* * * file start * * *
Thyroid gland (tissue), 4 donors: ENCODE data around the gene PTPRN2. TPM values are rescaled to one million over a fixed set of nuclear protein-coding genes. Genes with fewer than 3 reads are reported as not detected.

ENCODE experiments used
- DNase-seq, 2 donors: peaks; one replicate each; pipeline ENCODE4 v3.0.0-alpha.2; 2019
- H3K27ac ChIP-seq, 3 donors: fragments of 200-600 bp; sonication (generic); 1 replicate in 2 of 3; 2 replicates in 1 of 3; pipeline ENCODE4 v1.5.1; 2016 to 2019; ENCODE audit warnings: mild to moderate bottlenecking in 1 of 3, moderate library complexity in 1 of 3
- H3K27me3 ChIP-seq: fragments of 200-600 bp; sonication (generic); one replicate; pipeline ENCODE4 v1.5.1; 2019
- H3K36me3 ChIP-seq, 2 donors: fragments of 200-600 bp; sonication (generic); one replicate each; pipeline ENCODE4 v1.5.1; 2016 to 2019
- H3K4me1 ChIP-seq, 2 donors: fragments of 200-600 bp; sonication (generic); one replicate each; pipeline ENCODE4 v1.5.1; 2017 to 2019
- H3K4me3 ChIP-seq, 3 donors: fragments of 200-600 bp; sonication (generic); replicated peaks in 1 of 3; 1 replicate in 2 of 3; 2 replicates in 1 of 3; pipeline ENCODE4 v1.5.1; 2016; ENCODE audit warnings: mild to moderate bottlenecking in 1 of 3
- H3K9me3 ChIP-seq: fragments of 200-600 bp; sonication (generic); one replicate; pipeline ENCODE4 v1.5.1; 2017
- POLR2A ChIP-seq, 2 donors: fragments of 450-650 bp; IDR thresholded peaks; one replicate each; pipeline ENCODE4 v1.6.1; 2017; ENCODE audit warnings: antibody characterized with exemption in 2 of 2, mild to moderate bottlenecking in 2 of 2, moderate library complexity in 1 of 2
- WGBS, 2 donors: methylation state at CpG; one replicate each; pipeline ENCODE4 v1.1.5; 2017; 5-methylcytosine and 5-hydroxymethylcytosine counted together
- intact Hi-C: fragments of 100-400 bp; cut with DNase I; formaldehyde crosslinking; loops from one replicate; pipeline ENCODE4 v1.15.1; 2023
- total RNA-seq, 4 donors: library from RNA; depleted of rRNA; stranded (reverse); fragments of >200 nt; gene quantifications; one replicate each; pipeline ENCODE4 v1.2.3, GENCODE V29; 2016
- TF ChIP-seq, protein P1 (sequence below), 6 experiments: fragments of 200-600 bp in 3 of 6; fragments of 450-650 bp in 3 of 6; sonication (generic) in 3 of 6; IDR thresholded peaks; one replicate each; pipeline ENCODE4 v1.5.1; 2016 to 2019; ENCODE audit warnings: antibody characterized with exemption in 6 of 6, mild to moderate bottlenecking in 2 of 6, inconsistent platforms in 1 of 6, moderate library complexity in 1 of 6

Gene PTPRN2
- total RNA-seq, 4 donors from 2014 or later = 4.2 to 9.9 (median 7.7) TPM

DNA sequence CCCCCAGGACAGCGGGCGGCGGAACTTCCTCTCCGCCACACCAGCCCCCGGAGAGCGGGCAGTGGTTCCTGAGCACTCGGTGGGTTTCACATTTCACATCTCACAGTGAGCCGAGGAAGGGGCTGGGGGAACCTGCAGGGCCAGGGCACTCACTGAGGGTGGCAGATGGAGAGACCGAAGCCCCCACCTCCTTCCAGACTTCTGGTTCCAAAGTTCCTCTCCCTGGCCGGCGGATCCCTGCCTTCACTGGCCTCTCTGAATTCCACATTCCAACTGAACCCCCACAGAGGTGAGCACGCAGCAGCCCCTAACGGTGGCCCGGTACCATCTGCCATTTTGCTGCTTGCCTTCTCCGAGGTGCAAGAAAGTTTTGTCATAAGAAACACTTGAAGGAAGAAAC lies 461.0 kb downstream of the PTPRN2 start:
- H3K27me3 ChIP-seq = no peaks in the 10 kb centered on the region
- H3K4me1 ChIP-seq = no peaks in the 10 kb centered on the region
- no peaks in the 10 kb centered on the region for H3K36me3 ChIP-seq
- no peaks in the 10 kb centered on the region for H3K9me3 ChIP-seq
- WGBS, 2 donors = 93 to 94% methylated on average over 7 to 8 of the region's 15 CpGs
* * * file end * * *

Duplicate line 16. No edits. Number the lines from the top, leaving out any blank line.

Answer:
- total RNA-seq, 4 donors from 2014 or later = 4.2 to 9.9 (median 7.7) TPM